Desk jobs can cause weak or tight muscles

Build a routine for improved flexibility and strength

Sedentary jobs should come with a warning label: may result in a bad back, tight hamstrings and hips, and weak core muscles.

Kirsten Scott, a retired massage therapist, explains desk jobs typically cause irritation in three muscles. 

“The hip flexors—the front of the hip—gets shortened. The piriformis muscle [in the buttocks near the top of the hip joint] almost always is what causes the sciatic nerve to get irritated,” she says. You may also notice tightness in the psoas muscle, which wraps from the front of your spine into your hip. “You stand up and it spasms.”

The key, says Scott, is “stretching and also strengthening.”

If your muscles are feeling very inflamed and tight, it may be a good idea to start by taking a pain killer or muscle relaxant. Consult a doctor first to ensure this is a safe approach for your individual circumstance.

But when you’re able, take the time to stretch and ensure you have a quiet space. “Listening to your body is hard because we have too many distractions,” says Scott. “Take the five minutes and just focus on it.”

Don’t overstretch. “Push too hard and it gets irritated and inflamed,” Scott explains. “We can move more slowly.”

Stretch incrementally. “On the first day of stretching, stretch to where you can feel the tightness and ease off slightly; take three deep breaths and release. The next day, move to where you feel the tightness and take three deep breaths. The next day, push into the tightness.”

Stretching isn’t the entire solution, though. “If we’re stretching, we also need to strengthen. That’s where seeing a physiotherapist can be helpful.”

Incremental strengthening and building up fitness levels is equally important. 

“When we move too quickly, we injure ourselves. Our soft tissue just cannot manage it. We want results, so we push it.”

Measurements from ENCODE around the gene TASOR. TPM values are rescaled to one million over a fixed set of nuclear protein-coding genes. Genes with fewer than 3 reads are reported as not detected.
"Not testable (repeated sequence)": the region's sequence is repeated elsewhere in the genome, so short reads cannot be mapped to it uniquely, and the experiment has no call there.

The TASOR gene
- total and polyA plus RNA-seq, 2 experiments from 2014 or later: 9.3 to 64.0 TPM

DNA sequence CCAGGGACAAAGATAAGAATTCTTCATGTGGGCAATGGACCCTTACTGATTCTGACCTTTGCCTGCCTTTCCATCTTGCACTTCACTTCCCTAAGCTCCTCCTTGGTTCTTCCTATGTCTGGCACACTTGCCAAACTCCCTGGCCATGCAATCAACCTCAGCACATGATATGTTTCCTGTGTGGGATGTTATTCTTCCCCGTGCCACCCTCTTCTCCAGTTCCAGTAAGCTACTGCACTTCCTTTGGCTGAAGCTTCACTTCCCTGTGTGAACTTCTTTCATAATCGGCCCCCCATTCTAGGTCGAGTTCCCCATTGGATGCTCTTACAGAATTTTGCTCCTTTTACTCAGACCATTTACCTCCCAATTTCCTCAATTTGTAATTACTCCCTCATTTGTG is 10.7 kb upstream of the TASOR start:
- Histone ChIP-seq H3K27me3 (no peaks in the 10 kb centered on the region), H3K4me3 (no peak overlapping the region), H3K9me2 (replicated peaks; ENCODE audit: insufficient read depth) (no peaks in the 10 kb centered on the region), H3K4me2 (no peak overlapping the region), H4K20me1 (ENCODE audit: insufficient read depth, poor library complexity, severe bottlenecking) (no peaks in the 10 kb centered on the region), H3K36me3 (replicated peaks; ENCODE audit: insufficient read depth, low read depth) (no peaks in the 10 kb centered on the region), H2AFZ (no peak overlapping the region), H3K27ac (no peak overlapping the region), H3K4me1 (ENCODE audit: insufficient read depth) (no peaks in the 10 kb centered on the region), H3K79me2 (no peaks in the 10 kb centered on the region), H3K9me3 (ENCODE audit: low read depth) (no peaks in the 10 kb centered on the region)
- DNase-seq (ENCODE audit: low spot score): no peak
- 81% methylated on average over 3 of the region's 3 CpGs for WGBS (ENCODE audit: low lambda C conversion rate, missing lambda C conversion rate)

The best way to ensure stretching and fitness becomes part of our life is to build a routine. 

Try these stretches and exercises below (or online at ratcreek.org).

Cat cow
Start on your hands and knees, arms straight and under your shoulders. Slowly curve your spine by pressing your abs toward the ceiling, and drop your head toward the floor. Hold for a few breaths. | Talea Medynski
Slowly arch your back and lift your face toward the ceiling. Hold for a few seconds, then repeat. Repeat 8-10 times.| Talea Medynski
Piriformis stretch
Lie on your back, feet flat on the floor and both knees bent. Lift your left leg towards your chest, then cross your right ankle across your left knee. Place your hands underneath your left knee and pull your leg towards your chest. Hold the left leg, feeling the stretch in the right hip flexor. Slowly, place the left leg back on the floor and switch sides. Repeat 8-10 times on each leg. | Talea Medynski
Quadriceps stretch
Stand with your feet close together, supporting yourself with a chair or against a wall. Bend your left leg and grab your left foot with your left hand, pulling the heel toward your buttocks until you feel a stretch in the front of your thigh. Hold for 10 seconds, then place your leg back on the ground. Repeat with your right leg. Repeat 8-10 times on each leg. | Talea Medynski
Hamstring stretch
Sit with one leg extended and your back straight, then bend your other leg, resting the sole of your foot against your mid-thigh. Slowly reach toward your ankle, keeping your knee, neck, and back straight. You should feel a stretch in the back of your thigh. Hold for 30-60 seconds. Repeat two times on each leg. | Talea Medynski
Bird dog
Start on your hands and knees and tighten your abs, keeping your spine and neck in a neutral position while looking at the floor. | Talea Medynski
Extend your left leg behind you while reaching your right arm forward. Keep your hips and shoulders square and don’t arch your lower back. Hold for five seconds. Slowly return to the starting position and do the move on the opposite side. Repeat 5-10 times on each side. This works your abs and back. | Talea Medynski

Featured Image: Stretching and strengthening is key to ensuring your desk job doesn’t cause you physical problems. | Image by ArtCoreStudios from Pixabay

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